Orange wine is a relatively new category of wine in Germany. Whereas it is historically of huge importance, most white wine in Germany is not produced in this way and the trend is only just starting to gain momentum. The grapes are initially macerated whole for a number of weeks or months. This leads to wine with an entirely different colour and taste: the bitter elements of grape skin that are usually removed from white wine production remain in the wine, as do many other grape components. A minimal amount of work takes place in the winery and the liquids are bottled unfiltered.
Made using Pinot Blanc, this Rheingauer Landwein is a good example of easy-drinking Orange. Whereas many of the wines, particularly those from Armenia and Georgia are….let’s call it an acquired taste, this wine is enjoyable for the everyday wine drinker too. Reliant more on the winery’s fresh style than the archaic, traditional taste of Orange wine, this Pinot Blanc is more than just approachable: it’s actually both enlightening and enjoyable.
Bright, shiny orange with a cloudy appearance.
Quite a lot to start with but the wine quickly falls into place. Orange zest and grapefruit juice but also a thick sense of ripe orchard fruit. Quince and yellow apple as well as a cider note. Spice in the way of fresh pepper but also green herbs.
First on the scene is pink grapefruit and this passes through orange peel and finally onto cloudy cider: cooking apples and quince really come through on the body and a touch of apple vinegar too. Clean though, compact and remarkably easy to drink: no stone notes that don’t pair with the vibrant and ripe, stored fruit. Thanks to the sharper elements on the finish: salt, a touch of wood and the continued feel of apple vinegar, you are briefly reminded of Calvados. Excellent wood finish that is neither too strong nor lacking a backbone.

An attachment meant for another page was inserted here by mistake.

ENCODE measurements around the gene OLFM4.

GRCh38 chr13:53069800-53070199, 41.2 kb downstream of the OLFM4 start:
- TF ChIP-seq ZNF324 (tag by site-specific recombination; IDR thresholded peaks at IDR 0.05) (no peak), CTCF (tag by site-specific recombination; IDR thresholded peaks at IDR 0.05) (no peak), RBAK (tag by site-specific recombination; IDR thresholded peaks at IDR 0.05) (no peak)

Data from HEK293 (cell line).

I’ve only just gotten into orange wines and this is, whilst perhaps not the most complex I’ve tried, certainly the easiest to drink. It’s both appealing but its simple: actually something that I find fits with Rheingau wine in general. I’m not 100% sure how this wine will age but I’m sure it’ll develop more with time – the wine tastes great three days later and it was opened 12 hours prior to drinking, not chilled.
A great way to get into orange wine and fairly priced too (21€/750ml bottle)
It’s all good and well putting Riesling in new oak but Sauvignon Blanc is an entirely different kettle of fish. I know that the Americans have been doing it for decades but, in Europe, it’s fairly rare.
Talking of rare, Sauvignon Blanc is rare in Germany. It’s becoming more popular and the German climate really makes the most of the green notes in Sauvignon Blanc – perhaps slightly fuller in body than those of the Loire valley but with the same, important, vegetative structure, mostly avoiding the peach and nectarine overdose you get in Marlborough.
Deidesheim’s Von Winning have a unique signature in German viticulture: they age their prestige wines in new oak giving them a very unique feel. Many don’t like it, some even suggest that it makes the wines undrinkable but I think it’s a nice touch: there are enough wineries in Germany making clear-cut, straight-edge Riesling, why shouldn’t Von Winning do it differently?
But we’re not talking about Riesling and cold-climate Sauvignon can be notoriously hard to pair with wood. Bearing in mind that this is probably Von Winning’s flagship product, this unlikely pairing is noticeable in this wine. Don’t get me wrong, the wine is great and very unique, it’s just a tad….confusing.
Gooseberry is quick on the scene and it hints at white peach although never goes all the way. There are some green apples and even a touch of green bell pepper on the fruit side but this is abruptly killed off by the new wood: hardwood, eucalyptus and fire smoke.
Reserved in the way of fruit, the peach turns into petals and the gooseberry is much lighter than the nose suggests. The new oak isn’t as dominant on the body as it is in the nose and brings with it smoke, vegetative elements of fresh herbs and, combined with a buttery slipperiness when the wood comes in, it feels creamy and calm rather than bold and brash. The finish is crisp and the wood lingers on the tongue.
The wine is remarkably unique. The Fumé wines of California work entirely differently and make use of the fuller fruit and ripeness. The colder touch fits nicely to the wood but the entire composition is an acquired taste. If you like Von Winning’s approach to winemaking and you like German Sauvignon Blanc, this wine is ideal for you – a true Einzelgänger, sticking a middle finger up to the rulebook…and that with a VDP eagle on the neck’s foil.
The jewel in the crown of the Nahe Valley is undoubtedly the Hermannshöhle vineyard close to the commune of Niederhausen. It is arguably the Nahe’s best site and, with it’s South-facing, steep vineyards, it soaks up some of the highest numbers of sun hours in the production region. On the headland of a meander, the microclimatic conditions are ideal for both the storage of heat and relative protection from winds and frosts.